Early in our careers, when we worked for the General Electric Co. in Schenectady, New York, there was no road map for a young manager desperately trying to find ways to lead. One had to experiment, employing various mechanisms such as motivational sessions, inventory control, budgetary control and information management. But none of those, alone or in combination, seemed to provide a comprehensive lever for leadership innovation.
At that time, the notion of managing for quality, at GE and elsewhere, was specific. It was defined as meeting technical specifications in products and services. In organizational terms, there was often a quality department whose responsibility was to make sure these specifications were met. We observed, however, that this narrowly defined emphasis on quality nonetheless had a wide ripple effect; it connected to every process and person in the organization and made them better. We came to realize that quality was not so much a matter of techniques, of which we had plenty, nor statistical control, important as that was, nor testing machines. It was a way of leading, inspiring, integrating efforts and managing for profitability and growth. It was the lever we had been seeking.
Today, companies of all types use quality as a strategic touchstone and organizing principle. A recent survey by the American Society for Quality found that more than 80% of all executives recognize total quality leadership as a systematic way of creating an effective corporate mind-set. But what does that really mean in today’s world?
Today’s highly competitive worldwide marketplace and advances in information technology have created greater customer demand for quality than ever before. The Internet, for example, has made the quality of a company’s products and services transparent to customers. As a result, new offerings not perceived as being of high quality are increasingly likely to fail or become quickly commoditized. What’s more, consumers now view quality as a fundamental measure of their total perception of the product or service as well as of the company, delivery and maintenance network that provides and supports it — a kind of unified “quality-value” metric.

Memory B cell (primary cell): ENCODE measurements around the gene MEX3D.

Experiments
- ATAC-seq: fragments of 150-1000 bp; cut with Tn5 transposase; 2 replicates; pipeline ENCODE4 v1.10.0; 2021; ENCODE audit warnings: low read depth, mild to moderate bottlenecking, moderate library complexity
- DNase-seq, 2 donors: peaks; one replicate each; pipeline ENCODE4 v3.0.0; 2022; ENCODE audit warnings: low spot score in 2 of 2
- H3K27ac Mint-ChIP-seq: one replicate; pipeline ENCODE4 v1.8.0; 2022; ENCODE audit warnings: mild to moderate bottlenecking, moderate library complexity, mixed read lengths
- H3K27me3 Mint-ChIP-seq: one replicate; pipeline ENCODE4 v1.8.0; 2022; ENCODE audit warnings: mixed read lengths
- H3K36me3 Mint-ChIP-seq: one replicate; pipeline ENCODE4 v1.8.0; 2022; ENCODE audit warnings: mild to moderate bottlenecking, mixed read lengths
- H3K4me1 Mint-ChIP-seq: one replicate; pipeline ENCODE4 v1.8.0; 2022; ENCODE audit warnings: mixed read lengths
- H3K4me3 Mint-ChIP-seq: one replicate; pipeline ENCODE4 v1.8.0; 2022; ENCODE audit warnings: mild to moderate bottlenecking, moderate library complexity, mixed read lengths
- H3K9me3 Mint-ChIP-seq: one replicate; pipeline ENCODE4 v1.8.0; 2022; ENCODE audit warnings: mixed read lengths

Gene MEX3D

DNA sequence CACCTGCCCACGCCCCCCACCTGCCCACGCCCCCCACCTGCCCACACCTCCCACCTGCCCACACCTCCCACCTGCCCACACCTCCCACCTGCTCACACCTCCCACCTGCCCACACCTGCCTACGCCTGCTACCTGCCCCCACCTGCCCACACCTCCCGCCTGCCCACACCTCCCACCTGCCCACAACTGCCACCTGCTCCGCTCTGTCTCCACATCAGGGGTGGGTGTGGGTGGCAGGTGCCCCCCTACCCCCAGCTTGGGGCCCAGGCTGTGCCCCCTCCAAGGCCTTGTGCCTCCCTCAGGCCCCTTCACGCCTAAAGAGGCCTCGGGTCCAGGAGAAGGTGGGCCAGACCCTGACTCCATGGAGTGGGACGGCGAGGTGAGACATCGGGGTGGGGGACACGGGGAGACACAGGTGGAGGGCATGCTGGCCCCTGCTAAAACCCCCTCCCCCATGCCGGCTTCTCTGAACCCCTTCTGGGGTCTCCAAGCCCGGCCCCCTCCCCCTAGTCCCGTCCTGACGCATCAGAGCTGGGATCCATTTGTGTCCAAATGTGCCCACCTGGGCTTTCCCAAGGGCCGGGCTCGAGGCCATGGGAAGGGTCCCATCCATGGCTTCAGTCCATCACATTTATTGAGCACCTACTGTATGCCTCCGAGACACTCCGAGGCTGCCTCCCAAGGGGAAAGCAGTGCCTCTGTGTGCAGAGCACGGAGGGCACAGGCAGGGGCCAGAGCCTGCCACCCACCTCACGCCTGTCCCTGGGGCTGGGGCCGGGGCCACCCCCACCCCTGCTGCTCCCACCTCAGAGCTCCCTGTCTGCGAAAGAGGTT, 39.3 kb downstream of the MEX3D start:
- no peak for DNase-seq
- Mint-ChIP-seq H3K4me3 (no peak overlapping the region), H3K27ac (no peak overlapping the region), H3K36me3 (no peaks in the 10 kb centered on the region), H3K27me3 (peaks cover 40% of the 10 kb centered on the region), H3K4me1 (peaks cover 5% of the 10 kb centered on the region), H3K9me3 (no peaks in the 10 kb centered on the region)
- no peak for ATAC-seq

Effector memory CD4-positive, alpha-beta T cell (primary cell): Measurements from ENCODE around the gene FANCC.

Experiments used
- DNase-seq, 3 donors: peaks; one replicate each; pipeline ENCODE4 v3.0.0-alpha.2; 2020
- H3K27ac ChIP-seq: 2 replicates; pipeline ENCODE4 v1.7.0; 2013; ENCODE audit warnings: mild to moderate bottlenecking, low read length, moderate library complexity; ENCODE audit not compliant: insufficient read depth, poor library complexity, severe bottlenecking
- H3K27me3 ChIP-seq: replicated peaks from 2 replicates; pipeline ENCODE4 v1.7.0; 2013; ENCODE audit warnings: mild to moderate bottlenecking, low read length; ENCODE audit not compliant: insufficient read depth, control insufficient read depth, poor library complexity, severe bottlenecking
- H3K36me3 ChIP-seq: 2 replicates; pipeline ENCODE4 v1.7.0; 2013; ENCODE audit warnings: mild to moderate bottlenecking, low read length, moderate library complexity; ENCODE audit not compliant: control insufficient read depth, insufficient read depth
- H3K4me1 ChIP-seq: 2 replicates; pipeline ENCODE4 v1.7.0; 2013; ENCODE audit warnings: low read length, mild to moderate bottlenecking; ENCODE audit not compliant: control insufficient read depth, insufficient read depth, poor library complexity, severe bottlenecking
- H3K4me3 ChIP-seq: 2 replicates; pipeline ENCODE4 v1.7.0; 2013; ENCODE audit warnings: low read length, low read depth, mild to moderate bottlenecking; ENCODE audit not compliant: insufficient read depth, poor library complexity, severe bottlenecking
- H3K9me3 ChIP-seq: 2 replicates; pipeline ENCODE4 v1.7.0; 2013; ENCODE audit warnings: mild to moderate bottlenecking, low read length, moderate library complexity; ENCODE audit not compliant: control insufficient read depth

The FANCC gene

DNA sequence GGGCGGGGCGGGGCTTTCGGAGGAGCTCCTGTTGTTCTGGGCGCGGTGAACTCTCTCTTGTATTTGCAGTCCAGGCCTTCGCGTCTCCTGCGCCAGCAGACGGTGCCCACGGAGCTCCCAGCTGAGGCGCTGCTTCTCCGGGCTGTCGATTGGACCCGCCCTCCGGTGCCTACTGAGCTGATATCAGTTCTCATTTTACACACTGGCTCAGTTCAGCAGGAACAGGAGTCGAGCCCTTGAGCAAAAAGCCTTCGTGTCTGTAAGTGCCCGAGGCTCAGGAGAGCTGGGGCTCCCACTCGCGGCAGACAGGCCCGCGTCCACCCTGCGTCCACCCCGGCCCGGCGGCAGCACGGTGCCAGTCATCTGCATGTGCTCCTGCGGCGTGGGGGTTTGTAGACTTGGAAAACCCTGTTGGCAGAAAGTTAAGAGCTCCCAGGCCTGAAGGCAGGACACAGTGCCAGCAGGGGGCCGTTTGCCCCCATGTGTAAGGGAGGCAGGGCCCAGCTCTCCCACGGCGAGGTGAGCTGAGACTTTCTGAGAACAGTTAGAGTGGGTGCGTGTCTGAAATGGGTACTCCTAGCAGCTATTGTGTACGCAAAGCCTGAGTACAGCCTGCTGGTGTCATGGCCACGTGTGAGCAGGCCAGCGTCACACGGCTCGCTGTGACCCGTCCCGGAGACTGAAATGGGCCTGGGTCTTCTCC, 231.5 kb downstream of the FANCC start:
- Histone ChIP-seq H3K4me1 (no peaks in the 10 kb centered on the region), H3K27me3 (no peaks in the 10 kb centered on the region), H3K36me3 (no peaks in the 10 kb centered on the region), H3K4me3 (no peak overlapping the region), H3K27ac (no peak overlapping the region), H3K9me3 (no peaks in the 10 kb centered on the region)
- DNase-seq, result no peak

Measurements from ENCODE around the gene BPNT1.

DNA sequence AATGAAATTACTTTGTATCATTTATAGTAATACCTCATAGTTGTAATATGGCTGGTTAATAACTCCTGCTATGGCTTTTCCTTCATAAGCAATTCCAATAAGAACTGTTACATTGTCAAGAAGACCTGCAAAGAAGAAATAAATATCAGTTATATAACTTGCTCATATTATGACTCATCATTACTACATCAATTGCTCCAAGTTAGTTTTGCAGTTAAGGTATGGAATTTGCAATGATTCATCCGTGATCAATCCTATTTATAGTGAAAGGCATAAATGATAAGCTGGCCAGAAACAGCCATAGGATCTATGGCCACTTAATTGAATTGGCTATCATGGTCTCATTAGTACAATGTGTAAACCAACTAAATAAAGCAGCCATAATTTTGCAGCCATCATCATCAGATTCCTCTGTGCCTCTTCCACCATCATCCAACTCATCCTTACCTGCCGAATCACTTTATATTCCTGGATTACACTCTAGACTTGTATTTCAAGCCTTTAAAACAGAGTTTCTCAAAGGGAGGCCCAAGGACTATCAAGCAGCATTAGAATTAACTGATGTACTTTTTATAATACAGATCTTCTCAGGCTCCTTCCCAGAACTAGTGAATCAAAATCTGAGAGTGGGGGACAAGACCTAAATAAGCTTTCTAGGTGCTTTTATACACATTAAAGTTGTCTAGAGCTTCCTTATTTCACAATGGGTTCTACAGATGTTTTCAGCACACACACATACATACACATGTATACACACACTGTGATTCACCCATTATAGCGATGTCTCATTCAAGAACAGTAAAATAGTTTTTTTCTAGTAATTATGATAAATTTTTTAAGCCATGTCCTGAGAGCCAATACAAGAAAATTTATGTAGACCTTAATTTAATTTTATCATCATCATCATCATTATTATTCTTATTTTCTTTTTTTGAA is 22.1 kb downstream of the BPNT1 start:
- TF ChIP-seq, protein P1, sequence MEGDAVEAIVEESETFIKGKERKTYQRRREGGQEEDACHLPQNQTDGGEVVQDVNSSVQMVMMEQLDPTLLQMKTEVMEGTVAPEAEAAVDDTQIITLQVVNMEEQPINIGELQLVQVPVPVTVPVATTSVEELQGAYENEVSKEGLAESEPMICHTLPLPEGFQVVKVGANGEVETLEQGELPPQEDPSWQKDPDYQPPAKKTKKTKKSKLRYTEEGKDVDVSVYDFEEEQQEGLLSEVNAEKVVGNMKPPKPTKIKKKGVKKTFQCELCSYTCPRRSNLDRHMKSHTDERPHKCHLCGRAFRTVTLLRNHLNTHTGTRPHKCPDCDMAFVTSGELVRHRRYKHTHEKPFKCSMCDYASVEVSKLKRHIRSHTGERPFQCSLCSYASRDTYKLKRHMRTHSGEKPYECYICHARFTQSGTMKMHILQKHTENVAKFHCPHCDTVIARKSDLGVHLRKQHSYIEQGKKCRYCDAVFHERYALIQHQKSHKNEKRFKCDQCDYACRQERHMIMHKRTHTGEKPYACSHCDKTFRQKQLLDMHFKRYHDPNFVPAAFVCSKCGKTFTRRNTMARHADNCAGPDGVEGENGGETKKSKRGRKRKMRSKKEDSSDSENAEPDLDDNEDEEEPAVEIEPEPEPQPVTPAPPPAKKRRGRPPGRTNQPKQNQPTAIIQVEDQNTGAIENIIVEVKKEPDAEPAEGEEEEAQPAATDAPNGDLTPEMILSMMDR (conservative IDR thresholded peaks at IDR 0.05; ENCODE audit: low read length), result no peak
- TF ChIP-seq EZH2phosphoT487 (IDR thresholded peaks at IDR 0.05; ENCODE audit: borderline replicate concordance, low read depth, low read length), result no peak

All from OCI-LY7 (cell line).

The continuous product and service innovation that is required to meet such heightened customer value expectations must stem from a culture of systematic management innovation, which in turn requires systematic leadership innovation. The pursuit of total quality engenders such leadership in a number of ways. It requires passionate leaders, widely dispersed throughout all levels of the organization, who are responsible and accountable for balancing, integrating and prioritizing actions. In this way an organization builds what we call its “management capital” — the enterprise-wide discipline to recognize, develop, deploy and measure the capacity and effectiveness of the company’s total resources to accelerate profitable growth.
We find evidence in a wide range of industry sectors that the systematization of management innovation will be a critical success factor for 21st century companies. An increasing emphasis on it can be detected in companies’ gradual but nonetheless enormous shift from investment in “hard” assets — bricks and mortar, equipment, inventories — toward investment in “soft” assets — supply chain processes, human resources, technology, copyrights, brands, patents and the like.
Some companies still subscribe to the outworn management doctrine that leadership is conveying ideas from the boss’s head to the employees’ hands. Pacesetter companies, however, are actively engaged in building management capital through quality. They have developed metrics to regularly assess the economics of quality and of unified quality-value. They use those metrics — supported by processes, tools and strategies — to help each person in the company think, learn, act and make decisions about how to help provide superior value to all stakeholders. It is this building of management capital that generates profitable growth in today’s brutally competitive marketplace.